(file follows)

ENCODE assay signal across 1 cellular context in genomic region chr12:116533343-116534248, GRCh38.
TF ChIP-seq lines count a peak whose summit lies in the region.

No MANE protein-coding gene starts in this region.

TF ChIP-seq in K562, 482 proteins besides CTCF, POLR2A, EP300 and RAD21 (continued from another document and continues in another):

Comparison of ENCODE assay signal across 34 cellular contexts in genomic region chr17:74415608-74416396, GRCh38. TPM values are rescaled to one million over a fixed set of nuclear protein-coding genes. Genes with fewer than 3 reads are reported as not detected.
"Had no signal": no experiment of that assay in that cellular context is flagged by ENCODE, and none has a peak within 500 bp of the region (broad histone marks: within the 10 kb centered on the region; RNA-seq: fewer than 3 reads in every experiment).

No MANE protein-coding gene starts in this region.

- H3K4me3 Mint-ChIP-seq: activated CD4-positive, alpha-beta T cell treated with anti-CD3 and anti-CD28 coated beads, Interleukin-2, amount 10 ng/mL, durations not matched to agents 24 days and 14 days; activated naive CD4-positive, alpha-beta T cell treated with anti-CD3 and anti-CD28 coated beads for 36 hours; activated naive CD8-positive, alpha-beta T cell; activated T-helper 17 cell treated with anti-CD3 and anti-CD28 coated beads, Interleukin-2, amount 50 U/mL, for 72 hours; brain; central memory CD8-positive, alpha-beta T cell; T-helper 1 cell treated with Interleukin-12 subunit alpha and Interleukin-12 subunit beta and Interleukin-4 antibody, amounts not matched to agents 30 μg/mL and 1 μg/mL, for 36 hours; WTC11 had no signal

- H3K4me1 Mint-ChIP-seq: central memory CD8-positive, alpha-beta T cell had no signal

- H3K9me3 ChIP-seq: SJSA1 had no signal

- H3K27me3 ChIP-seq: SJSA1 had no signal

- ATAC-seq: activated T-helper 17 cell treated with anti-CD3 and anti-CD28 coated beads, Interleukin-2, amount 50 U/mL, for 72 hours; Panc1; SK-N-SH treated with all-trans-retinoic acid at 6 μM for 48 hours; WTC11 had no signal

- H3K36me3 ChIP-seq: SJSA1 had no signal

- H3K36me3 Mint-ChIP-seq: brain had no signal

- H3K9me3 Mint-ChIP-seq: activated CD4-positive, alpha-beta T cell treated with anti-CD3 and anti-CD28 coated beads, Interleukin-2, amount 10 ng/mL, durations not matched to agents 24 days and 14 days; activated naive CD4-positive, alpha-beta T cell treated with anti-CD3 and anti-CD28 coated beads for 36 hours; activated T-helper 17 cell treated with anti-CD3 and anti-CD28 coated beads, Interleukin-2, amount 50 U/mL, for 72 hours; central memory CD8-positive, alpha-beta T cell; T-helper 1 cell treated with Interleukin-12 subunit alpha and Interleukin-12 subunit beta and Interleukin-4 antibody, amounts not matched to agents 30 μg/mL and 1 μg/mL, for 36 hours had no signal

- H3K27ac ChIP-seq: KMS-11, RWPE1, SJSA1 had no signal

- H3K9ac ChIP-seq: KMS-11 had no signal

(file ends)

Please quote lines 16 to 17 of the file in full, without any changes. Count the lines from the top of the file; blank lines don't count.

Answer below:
- H3K27ac ChIP-seq: KMS-11, RWPE1, SJSA1 had no signal

- H3K9ac ChIP-seq: KMS-11 had no signal